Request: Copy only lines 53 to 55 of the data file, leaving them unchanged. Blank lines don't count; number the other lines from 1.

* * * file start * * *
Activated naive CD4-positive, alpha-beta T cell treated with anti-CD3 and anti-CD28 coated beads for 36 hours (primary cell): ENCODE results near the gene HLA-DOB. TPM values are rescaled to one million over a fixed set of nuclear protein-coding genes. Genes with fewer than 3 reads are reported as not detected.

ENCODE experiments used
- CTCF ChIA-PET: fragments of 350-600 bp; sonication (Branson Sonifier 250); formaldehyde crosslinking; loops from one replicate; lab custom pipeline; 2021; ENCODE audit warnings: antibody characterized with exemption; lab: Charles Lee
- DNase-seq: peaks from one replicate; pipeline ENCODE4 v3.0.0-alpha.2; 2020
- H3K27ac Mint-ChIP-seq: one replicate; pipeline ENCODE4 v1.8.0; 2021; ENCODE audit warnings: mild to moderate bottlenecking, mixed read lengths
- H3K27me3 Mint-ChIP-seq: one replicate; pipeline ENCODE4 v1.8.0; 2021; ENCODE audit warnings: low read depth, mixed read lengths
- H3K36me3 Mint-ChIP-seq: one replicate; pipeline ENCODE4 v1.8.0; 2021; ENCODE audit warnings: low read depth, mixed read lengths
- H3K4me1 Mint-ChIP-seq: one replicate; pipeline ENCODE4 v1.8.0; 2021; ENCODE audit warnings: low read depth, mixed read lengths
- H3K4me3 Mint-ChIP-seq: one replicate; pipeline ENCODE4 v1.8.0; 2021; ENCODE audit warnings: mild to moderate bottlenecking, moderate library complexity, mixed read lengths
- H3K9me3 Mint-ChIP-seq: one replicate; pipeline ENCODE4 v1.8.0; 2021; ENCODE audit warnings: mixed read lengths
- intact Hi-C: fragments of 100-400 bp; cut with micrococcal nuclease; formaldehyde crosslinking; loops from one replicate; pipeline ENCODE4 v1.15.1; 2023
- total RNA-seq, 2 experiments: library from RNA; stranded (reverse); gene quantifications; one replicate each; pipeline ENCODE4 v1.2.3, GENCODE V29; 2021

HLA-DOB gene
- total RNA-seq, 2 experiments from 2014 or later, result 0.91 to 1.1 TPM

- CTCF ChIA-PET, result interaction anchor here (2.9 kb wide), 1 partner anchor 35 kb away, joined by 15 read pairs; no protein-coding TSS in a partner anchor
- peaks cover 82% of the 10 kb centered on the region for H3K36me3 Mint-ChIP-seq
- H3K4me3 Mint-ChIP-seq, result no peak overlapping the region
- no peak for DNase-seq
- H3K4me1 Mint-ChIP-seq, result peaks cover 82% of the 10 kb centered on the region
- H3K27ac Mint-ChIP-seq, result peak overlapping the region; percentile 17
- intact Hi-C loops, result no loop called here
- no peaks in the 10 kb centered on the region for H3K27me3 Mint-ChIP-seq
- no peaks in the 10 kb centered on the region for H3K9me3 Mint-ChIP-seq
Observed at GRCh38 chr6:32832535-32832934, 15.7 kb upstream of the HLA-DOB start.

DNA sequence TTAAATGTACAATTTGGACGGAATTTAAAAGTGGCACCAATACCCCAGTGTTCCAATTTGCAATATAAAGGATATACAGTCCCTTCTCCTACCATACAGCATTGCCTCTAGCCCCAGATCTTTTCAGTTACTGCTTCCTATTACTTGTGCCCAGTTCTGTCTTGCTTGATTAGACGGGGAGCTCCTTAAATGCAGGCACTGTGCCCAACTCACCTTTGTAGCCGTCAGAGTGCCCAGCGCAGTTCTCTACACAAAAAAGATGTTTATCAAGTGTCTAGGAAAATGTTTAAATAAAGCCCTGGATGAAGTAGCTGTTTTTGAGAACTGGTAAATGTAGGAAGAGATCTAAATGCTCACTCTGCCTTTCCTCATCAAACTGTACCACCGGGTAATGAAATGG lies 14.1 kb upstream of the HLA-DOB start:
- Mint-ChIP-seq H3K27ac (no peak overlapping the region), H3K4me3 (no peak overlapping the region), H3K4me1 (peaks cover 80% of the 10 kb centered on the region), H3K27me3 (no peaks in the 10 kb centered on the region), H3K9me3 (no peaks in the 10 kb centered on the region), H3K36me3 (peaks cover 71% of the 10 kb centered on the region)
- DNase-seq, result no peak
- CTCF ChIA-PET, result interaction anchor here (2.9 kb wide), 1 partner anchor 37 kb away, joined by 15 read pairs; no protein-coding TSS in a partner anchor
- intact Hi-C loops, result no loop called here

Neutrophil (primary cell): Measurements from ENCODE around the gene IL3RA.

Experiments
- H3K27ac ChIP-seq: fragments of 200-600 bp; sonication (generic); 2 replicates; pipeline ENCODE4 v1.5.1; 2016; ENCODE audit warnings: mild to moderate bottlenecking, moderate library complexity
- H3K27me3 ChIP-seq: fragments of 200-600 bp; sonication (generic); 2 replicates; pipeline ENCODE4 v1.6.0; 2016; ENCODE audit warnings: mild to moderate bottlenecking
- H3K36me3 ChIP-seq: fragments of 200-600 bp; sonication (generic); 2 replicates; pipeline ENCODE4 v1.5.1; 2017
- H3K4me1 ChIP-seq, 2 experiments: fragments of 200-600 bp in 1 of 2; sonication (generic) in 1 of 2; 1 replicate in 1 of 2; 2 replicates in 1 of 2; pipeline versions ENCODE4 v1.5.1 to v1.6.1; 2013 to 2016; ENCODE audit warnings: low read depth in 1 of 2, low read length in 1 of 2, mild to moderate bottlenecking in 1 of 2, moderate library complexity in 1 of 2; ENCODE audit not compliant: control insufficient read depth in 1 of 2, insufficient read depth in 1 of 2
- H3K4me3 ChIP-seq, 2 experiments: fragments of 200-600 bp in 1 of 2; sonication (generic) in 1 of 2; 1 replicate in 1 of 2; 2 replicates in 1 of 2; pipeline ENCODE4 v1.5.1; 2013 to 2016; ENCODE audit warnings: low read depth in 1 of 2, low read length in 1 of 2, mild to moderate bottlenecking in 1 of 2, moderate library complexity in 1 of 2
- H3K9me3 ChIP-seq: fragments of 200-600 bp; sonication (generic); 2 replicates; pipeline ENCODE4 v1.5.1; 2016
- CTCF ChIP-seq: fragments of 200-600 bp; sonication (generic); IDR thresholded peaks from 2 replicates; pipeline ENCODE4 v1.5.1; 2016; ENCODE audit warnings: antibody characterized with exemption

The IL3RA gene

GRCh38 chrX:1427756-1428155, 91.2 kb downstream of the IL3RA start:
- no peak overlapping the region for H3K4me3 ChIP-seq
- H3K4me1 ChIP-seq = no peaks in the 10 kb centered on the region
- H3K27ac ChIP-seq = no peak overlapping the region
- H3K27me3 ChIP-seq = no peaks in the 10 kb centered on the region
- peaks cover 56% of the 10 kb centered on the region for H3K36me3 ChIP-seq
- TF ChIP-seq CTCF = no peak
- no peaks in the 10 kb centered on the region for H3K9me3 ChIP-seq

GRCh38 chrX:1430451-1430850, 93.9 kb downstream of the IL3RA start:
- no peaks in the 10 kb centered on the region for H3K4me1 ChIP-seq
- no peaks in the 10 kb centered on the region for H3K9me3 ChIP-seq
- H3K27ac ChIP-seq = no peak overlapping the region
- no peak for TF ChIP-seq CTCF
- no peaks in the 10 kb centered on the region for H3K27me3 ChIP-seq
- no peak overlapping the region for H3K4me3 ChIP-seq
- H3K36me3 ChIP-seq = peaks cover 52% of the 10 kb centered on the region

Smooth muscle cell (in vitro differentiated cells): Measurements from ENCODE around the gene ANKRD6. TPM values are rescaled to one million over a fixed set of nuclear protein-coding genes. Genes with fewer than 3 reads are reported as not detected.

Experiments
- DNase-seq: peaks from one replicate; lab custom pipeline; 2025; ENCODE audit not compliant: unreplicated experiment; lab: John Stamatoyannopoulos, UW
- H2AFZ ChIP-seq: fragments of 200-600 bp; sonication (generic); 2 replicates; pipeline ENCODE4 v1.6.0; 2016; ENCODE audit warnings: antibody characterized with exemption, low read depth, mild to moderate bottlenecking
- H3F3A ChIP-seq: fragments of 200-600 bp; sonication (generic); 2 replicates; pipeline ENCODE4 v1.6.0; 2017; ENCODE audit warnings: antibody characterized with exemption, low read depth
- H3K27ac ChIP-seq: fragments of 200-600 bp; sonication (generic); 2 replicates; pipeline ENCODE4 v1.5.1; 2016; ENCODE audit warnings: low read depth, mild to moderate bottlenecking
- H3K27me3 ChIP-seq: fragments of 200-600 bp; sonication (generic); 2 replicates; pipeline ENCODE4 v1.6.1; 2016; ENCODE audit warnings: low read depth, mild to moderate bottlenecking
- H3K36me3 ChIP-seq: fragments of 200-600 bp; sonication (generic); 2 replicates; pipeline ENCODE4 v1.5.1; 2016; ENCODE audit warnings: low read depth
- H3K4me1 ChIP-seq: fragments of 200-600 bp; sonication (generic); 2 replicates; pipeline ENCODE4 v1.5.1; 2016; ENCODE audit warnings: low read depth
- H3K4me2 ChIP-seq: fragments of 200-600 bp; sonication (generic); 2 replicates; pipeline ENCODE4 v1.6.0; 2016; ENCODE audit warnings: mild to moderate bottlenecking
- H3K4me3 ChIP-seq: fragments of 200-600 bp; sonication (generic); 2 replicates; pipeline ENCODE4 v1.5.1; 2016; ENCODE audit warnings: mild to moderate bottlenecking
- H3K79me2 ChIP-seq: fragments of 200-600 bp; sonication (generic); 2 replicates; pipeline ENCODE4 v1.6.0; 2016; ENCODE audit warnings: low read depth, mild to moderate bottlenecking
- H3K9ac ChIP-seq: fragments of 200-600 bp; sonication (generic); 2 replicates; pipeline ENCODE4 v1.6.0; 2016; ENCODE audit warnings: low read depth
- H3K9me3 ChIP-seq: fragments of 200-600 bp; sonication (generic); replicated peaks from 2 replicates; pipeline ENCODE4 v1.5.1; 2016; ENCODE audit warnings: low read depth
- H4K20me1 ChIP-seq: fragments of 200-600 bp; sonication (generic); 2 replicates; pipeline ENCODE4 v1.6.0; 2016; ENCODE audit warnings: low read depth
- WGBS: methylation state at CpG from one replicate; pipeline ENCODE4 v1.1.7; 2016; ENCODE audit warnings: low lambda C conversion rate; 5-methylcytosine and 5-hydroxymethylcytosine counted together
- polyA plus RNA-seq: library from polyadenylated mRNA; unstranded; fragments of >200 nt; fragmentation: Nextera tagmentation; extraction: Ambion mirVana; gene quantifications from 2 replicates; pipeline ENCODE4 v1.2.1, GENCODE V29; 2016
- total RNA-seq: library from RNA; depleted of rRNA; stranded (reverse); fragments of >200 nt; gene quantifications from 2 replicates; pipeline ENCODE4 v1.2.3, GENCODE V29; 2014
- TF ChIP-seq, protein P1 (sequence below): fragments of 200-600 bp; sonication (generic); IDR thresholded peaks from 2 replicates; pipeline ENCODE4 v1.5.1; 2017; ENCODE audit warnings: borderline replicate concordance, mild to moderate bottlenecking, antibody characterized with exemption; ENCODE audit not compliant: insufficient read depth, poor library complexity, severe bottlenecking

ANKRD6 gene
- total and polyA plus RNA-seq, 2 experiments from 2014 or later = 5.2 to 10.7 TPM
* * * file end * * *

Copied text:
- no peaks in the 10 kb centered on the region for H3K27me3 ChIP-seq
- no peak overlapping the region for H3K4me3 ChIP-seq
- H3K36me3 ChIP-seq = peaks cover 52% of the 10 kb centered on the region